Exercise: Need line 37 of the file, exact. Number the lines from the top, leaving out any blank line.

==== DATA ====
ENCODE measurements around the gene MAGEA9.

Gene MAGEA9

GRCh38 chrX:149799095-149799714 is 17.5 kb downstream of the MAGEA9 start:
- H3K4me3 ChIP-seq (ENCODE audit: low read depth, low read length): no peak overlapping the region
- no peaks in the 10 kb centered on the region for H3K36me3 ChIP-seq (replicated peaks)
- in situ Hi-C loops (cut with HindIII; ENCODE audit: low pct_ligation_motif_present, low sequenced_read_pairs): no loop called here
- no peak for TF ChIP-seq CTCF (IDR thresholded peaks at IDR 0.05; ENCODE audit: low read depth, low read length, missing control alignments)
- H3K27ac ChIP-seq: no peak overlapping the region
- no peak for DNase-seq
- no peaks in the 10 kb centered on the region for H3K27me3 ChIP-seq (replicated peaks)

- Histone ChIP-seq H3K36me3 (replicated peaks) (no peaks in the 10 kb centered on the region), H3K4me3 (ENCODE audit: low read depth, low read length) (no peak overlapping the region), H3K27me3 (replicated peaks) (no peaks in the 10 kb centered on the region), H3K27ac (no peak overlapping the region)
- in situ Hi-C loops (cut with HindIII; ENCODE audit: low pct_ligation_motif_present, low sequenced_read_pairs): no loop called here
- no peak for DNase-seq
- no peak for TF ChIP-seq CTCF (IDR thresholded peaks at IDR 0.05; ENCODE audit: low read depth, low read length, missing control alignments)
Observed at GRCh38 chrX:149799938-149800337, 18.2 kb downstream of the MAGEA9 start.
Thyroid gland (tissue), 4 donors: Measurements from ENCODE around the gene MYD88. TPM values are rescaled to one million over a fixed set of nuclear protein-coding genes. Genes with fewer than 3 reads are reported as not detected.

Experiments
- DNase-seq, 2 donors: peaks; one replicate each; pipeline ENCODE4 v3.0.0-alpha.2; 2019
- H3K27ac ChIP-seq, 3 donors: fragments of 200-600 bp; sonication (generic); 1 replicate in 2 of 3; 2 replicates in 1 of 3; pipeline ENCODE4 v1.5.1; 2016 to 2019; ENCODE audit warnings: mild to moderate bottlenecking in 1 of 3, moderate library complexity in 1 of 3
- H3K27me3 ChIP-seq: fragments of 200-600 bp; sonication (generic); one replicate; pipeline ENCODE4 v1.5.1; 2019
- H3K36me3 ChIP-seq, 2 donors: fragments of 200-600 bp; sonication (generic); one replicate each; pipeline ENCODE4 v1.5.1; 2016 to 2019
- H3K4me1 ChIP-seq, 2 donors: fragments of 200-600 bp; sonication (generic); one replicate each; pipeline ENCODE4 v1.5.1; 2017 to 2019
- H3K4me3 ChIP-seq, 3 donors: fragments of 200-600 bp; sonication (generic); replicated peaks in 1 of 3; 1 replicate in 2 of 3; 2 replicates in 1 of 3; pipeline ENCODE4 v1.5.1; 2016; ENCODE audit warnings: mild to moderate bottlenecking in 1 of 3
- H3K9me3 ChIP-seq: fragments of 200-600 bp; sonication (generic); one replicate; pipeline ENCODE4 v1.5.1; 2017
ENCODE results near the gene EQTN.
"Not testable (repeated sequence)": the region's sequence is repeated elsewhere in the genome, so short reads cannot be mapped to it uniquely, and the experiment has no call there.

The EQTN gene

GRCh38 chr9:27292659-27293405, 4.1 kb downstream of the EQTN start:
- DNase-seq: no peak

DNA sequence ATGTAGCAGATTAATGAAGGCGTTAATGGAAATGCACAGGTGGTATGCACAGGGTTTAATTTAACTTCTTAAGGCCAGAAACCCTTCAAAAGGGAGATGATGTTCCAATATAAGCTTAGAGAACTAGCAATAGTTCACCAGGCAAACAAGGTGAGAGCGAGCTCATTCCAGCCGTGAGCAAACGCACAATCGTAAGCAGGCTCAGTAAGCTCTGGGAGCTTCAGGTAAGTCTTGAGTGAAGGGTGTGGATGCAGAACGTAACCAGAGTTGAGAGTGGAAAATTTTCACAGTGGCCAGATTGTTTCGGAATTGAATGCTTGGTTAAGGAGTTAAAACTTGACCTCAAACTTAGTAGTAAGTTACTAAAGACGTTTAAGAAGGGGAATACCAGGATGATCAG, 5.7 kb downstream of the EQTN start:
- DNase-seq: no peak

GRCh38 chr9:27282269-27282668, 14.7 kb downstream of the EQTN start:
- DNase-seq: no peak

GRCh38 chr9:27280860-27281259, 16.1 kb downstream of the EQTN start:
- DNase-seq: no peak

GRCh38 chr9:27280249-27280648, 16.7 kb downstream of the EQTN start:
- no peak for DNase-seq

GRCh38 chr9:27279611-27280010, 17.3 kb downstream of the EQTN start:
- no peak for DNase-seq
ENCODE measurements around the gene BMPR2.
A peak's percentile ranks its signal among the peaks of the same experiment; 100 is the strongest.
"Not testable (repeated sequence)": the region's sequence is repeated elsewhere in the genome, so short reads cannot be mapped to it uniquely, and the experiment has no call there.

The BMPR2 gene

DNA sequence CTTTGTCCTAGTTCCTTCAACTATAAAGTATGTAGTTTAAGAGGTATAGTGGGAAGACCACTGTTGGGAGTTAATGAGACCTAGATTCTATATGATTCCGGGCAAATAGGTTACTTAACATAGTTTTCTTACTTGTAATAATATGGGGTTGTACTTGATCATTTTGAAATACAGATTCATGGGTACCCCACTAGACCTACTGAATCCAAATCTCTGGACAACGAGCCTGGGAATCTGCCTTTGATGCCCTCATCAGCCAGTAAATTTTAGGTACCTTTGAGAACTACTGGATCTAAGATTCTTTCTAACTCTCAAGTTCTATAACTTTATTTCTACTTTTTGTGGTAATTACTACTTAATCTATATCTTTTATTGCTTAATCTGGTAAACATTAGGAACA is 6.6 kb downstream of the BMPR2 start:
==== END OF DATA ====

- no peak for DNase-seq